Lot 523: WWI French military medal on ribbon, battle of Verdun 1916;

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May 10, 2018, 11:00 AM EST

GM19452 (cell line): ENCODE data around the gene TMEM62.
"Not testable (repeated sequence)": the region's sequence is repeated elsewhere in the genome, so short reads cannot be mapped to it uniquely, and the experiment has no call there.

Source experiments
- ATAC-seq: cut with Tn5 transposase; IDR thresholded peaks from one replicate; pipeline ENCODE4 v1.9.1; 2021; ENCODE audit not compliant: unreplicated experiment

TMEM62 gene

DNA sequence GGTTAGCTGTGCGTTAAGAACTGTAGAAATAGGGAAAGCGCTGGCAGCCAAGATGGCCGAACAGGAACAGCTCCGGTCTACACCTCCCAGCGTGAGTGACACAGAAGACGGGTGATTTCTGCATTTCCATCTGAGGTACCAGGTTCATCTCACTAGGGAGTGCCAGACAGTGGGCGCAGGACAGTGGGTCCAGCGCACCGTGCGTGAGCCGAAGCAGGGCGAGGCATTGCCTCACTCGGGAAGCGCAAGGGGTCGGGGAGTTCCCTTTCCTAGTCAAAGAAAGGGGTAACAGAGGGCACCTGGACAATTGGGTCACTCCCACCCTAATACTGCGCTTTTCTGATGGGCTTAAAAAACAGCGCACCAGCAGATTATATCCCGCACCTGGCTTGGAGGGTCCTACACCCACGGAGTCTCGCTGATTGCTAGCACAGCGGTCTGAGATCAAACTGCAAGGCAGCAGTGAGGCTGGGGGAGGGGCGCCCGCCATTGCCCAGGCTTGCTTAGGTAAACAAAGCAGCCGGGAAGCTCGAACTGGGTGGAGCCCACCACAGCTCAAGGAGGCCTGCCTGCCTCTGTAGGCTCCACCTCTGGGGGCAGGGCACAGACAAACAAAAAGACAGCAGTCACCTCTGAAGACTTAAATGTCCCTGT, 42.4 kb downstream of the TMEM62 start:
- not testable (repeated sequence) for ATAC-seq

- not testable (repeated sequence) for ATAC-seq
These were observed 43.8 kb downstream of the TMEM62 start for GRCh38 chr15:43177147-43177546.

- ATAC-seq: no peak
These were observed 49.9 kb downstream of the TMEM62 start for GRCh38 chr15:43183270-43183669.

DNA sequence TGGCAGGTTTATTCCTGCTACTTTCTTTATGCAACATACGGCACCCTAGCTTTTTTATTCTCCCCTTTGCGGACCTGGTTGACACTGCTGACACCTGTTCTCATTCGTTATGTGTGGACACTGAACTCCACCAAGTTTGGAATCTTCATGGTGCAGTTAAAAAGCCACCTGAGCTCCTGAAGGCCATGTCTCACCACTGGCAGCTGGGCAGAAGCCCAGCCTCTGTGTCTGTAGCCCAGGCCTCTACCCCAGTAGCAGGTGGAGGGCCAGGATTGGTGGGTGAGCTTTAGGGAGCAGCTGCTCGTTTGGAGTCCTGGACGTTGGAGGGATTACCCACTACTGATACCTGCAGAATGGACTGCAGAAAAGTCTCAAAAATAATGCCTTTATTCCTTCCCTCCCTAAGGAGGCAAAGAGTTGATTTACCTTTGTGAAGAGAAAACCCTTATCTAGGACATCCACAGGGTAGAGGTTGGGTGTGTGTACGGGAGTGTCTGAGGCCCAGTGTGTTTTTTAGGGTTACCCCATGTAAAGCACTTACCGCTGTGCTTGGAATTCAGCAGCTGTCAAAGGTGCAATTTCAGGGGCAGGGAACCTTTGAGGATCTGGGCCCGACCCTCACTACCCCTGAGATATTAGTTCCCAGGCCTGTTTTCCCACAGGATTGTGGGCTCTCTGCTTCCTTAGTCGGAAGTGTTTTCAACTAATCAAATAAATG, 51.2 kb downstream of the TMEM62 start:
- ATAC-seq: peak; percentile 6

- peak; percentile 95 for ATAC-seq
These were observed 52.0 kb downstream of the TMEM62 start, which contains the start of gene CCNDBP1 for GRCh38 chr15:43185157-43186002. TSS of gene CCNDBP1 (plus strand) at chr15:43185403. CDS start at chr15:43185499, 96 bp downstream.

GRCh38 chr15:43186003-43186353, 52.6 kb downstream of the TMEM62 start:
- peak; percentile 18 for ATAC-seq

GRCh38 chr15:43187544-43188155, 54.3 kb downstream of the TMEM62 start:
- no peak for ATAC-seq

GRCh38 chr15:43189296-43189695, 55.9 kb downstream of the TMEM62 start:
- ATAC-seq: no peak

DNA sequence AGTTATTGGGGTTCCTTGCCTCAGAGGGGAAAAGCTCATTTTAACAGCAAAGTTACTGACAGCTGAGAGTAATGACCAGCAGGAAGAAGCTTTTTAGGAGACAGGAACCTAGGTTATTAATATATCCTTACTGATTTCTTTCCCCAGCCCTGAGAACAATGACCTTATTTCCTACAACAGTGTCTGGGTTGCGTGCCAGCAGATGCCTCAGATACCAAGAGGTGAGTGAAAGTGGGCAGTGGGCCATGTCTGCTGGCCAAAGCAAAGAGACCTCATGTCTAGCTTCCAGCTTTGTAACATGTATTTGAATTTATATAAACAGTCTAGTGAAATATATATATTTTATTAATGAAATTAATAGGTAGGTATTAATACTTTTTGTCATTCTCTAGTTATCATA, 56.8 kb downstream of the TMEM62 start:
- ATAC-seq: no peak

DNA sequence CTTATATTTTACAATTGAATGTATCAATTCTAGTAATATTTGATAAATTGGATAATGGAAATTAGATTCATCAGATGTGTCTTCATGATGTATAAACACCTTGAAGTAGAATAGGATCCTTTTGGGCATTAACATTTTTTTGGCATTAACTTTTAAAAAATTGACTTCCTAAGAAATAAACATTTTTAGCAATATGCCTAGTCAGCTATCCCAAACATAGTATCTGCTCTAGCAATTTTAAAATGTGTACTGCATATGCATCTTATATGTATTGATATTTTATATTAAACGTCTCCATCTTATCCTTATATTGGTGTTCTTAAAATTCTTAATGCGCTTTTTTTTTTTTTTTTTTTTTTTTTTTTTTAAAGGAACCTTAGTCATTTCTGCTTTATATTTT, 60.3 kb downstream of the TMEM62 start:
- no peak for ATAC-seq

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Description: WWI French military medal on ribbon, battle of Verdun 1916; Obverse: On ne passe pas; Reverse: 21 Fevrier 1916; Diameter: 26.5 mm; Weight: 14 g; RARE Version hallmarked by the Paris mint. Item 100% original - ribbon original The Battle of Verdun (Bataille de Verdun, IPA: [bataj d? v??dœ?], Schlacht um Verdun, IPA: [?laxt ??m ?v??dœ?]) was fought from 21 February – 18 December 1916 during the First World War on the Western Front between the German and French armies, on hills north of Verdun-sur-Meuse in north-eastern France. The German Fifth Army attacked the defences of the Région Fortifiée de Verdun (RFV) and those of the Second Army garrisons on the right bank of the Meuse, intending to rapidly capture the Côtes de Meuse (Meuse Heights), from which Verdun could be overlooked and bombarded with observed artillery-fire. The German strategy intended to provoke the French into counter-attacks and counter-offensives to drive the Germans off the heights. French attacks would be relatively easy to repel with massed artillery-fire, from the large number of medium, heavy and super-heavy guns in the area, supplied with large amounts of ammunition on excellent pre-war railways, which were within 24 kilometres (15 mi) of the front line. The German strategy assumed that the French would attempt to hold on to the east bank of the Meuse, then commit the French strategic reserve to recapture it and suffer catastrophic losses from German artillery-fire, while the German infantry held positions easy to defend and suffered fewer losses. The German plan was based on the experience of the battles in Champagne (Herbstschlacht September–October 1915) when after early success, the French offensive was defeated with far more French than German casualties. Poor weather delayed the beginning of the German offensive (Unternehmen Gericht/Operation Judgement) until 21 February; French construction of defensive lines and the arrival of reinforcements before the opening attack, delayed the German advance despite many losses. By 6 March, 20 1?2 French divisions were in the RFV and a defence in depth had been established. Pétain ordered that no withdrawals were to be made and that counter-attacks were to be conducted, despite exposing French infantry to fire from the German artillery. By 29 March, French artillery on the west bank had begun a constant bombardment of German positions on the east bank, which caused many German infantry casualties. In March, the German offensive was extended to the left (west) bank, to gain observation of the ground from which French artillery had been firing over the river, into the flank of the German infantry on the east bank. The German troops were able to make substantial advances but French reinforcements contained the attacks short of the objectives. In early May, the Germans changed tactics and made local attacks and counter-attacks, which gave the French an opportunity to begin an attack against Fort Douaumont. The fort was partially occupied, until a German counter-attack reoccupied the fort and took numerous prisoners. The Germans changed tactics again, alternating attacks between both banks of the Meuse and in June captured Fort Vaux. The Germans continued the offensive beyond Vaux, towards the last geographical objectives of the original plan, at Fleury and Fort Souville. German attacks drove a salient into the French defences, captured Fleury and came within 4 kilometres (2.5 mi) of the Verdun citadel. The German offensive was reduced to provide artillery and infantry reinforcements for the Somme front, where the Anglo-French relief offensive began on 1 July. During local operations, the village of Fleury changed hands sixteen times from 23 June to 17 August. A German attempt to capture Fort Souville in early July, was repulsed by artillery and small-arms fire. To supply reinforcements for the Somme front, the German offensive was reduced further, along with attempts to deceive the French into expecting more attacks, to keep French reinforcements away from the Somme front. In August and December, French counter-offensives recaptured much of the ground lost on the east bank and recovered Fort Douaumont and Fort Vaux. An estimate in 2000 found a total of 714,231 casualties, 377,231 French and 337,000 German, an average of 70,000 casualties for each month of the battle; other recent estimates increase the number of casualties to 976,000, with 1,250,000 suffered at Verdun from 1914–1918. The Battle of Verdun lasted for 303 days and became the longest and one of the most costly battles in human history.
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